POLICE MAY NOT AUTOMATICALLY OBTAIN WARRANT TO SEARCH SUSPECT’S HOME JUST BECAUSE THE CASE INVOLVES POSSESSION or USE OF A GUN
Torres filed a Motion to suppress the evidence seized at his home after the search warrant was served. The trial court denied that Motion, reasoning as follows:
The shooting of Officer Davies, which occurred mere blocks from Appellant’s residence, involved an illegally obtained firearm. Based on this information, police applied for a search warrant of Appellant’s residence. They sought to find further evidence linking this firearm to Appellant, such as ammunition, in their search. The search of the home led to significant evidence of a drug-dealing operation, which directly led to the search of the other vehicle, which was parked at the residence and also registered to Appellant.
Torres appealed to the Superior Court, arguing that “the affidavit in support of the search warrant for his home did not contain sufficient facts from which the issuing authority could find probable cause to search the home.” Specifically, because he and the gun were recovered at the scene, “there was not probable cause to believe that connecting evidence would be found at [his] home.” Furthermore, Torres maintained that the Commonwealth is required to establish a nexus between the crimes under investigation and the search proposed in the warrant and, in this case, failed to do so. The Superior Court agreed on both counts.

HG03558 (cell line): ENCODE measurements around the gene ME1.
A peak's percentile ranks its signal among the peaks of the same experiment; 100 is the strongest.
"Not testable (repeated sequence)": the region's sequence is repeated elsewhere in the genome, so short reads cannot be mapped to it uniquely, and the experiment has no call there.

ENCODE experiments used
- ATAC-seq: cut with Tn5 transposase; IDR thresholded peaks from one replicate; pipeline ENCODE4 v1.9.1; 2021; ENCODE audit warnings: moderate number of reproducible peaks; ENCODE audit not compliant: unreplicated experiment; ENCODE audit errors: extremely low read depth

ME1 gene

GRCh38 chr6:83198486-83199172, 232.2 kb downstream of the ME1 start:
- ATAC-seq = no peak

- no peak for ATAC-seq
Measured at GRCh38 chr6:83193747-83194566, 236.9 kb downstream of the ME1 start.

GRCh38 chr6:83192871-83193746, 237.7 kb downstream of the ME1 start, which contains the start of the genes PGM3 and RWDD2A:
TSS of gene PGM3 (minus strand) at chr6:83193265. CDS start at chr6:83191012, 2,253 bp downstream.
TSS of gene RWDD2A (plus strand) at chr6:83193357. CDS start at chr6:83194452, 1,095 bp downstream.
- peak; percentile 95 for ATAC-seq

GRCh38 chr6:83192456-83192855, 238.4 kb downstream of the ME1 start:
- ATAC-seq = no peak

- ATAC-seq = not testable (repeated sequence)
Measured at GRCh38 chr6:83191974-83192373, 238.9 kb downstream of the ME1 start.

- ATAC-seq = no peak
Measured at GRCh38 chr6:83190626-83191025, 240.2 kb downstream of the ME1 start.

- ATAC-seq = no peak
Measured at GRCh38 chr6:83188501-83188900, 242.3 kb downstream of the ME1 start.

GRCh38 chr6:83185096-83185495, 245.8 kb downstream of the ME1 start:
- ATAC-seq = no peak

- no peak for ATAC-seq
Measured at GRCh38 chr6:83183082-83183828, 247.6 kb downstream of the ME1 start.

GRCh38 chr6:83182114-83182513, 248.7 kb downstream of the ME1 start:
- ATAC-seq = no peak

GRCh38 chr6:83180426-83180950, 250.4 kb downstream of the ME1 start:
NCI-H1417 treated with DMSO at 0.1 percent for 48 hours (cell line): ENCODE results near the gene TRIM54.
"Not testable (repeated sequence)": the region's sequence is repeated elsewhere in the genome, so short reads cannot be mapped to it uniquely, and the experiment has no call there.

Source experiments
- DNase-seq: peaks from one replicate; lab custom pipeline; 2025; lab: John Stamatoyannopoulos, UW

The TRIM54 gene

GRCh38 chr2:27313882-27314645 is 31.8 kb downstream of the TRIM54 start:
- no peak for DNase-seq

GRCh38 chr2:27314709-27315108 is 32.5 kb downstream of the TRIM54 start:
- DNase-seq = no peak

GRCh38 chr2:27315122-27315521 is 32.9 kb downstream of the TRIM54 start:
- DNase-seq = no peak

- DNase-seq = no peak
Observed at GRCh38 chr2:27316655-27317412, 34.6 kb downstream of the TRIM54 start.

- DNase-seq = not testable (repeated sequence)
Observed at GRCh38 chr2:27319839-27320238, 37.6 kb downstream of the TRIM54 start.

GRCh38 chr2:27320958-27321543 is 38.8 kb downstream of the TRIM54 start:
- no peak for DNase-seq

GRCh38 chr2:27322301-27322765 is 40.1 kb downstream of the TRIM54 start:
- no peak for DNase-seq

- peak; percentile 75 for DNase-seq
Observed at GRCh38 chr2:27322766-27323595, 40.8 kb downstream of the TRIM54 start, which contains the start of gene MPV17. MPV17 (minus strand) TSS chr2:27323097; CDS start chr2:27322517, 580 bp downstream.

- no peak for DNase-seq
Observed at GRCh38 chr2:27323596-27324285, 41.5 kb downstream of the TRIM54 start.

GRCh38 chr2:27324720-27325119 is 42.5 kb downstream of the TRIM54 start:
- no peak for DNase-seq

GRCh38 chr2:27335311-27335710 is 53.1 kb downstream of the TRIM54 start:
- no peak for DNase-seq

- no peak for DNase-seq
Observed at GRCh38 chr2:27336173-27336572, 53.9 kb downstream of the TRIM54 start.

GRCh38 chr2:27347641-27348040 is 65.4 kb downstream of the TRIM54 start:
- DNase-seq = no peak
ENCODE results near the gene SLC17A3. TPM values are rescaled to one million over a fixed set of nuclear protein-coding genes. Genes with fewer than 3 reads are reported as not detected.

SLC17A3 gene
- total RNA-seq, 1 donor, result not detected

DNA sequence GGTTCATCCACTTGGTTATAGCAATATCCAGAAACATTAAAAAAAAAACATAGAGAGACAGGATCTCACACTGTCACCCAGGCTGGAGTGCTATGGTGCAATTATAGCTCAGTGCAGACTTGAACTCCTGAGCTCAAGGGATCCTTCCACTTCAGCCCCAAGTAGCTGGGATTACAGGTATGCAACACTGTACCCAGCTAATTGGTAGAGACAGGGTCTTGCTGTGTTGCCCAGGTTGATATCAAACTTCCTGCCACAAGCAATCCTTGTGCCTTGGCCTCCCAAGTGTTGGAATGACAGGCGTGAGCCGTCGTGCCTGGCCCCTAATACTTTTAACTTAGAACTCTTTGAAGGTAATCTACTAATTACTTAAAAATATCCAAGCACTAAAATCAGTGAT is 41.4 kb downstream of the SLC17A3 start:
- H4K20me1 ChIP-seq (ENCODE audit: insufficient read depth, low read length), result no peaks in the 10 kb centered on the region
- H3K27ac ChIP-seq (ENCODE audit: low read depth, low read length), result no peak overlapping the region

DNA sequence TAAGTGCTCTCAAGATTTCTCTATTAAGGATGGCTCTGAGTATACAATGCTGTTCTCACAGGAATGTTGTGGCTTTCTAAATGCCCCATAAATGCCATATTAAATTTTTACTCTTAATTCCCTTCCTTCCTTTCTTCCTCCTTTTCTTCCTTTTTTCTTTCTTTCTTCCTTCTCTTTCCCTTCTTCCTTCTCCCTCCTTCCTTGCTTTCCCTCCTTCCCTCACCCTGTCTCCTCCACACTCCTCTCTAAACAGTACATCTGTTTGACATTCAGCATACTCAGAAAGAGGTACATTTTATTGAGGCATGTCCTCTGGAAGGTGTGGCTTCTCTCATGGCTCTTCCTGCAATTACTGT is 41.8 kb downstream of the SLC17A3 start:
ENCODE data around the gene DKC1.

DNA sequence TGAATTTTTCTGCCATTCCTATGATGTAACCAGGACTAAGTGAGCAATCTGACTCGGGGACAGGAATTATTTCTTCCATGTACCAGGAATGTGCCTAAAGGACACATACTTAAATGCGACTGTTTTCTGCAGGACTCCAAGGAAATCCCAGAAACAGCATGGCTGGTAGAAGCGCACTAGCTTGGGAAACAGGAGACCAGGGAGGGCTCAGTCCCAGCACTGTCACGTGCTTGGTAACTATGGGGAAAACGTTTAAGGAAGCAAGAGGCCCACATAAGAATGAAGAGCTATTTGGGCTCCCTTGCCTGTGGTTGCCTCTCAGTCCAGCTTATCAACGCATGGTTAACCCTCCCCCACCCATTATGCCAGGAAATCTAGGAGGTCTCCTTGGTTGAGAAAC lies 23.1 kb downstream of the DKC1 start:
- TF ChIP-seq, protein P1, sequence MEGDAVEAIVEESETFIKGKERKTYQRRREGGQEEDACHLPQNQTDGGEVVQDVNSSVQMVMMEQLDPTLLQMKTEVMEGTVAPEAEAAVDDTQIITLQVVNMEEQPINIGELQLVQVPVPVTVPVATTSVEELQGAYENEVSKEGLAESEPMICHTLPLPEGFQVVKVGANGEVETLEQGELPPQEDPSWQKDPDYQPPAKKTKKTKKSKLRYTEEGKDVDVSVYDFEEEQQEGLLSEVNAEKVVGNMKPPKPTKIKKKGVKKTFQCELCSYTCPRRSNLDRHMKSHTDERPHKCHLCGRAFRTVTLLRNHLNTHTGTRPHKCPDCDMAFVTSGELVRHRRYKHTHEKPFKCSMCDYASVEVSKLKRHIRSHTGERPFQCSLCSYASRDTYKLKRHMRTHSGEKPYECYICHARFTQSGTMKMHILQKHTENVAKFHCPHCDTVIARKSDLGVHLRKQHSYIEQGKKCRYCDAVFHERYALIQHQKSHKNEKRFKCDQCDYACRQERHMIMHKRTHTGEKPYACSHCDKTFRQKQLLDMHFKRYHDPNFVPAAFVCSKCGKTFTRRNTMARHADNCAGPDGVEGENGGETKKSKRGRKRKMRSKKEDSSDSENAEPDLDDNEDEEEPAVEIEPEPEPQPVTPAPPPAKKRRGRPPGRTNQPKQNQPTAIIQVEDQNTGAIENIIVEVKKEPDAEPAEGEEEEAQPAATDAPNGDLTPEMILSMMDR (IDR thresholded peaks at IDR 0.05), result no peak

The Superior Court acknowledged that, generally speaking, “[p]robable cause to believe that a man has committed a crime does not necessarily give rise to probable cause to search his home.”
As referenced by the Superior Court, the warrant at issue sought “[h]andguns, rifles, shotguns, ammunition, gun storage boxes/containers, holsters, proof of identification, any items of evidentiary value.” However, the Superior Court concluded that it was “unclear how any of the items specified in the warrant were of any evidentiary value.” To support this conclusion, the Court noted that Torres’ identification was not in doubt and, police were already in possession of the firearm used in the shooting. “Said another way, there [was] no obvious nexus between the crimes under investigation and the proposed search.”